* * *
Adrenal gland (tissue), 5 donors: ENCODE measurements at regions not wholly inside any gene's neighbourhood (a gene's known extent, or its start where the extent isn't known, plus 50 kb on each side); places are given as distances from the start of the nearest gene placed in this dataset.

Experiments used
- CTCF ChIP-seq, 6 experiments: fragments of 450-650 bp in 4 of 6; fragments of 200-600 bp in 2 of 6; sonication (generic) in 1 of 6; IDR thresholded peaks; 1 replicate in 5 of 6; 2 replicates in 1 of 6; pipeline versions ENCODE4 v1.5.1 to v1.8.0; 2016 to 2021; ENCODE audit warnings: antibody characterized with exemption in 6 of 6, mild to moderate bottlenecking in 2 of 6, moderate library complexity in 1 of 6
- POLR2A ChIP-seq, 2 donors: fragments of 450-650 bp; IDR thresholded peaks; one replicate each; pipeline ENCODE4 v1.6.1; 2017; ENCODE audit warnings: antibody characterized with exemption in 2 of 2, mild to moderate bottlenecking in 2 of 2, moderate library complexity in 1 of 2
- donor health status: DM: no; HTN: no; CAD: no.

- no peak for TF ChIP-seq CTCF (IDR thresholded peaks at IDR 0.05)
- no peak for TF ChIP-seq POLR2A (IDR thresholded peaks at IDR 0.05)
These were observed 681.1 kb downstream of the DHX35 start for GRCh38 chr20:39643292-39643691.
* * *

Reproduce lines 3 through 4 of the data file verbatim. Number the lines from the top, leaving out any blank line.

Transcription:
- CTCF ChIP-seq, 6 experiments: fragments of 450-650 bp in 4 of 6; fragments of 200-600 bp in 2 of 6; sonication (generic) in 1 of 6; IDR thresholded peaks; 1 replicate in 5 of 6; 2 replicates in 1 of 6; pipeline versions ENCODE4 v1.5.1 to v1.8.0; 2016 to 2021; ENCODE audit warnings: antibody characterized with exemption in 6 of 6, mild to moderate bottlenecking in 2 of 6, moderate library complexity in 1 of 6
- POLR2A ChIP-seq, 2 donors: fragments of 450-650 bp; IDR thresholded peaks; one replicate each; pipeline ENCODE4 v1.6.1; 2017; ENCODE audit warnings: antibody characterized with exemption in 2 of 2, mild to moderate bottlenecking in 2 of 2, moderate library complexity in 1 of 2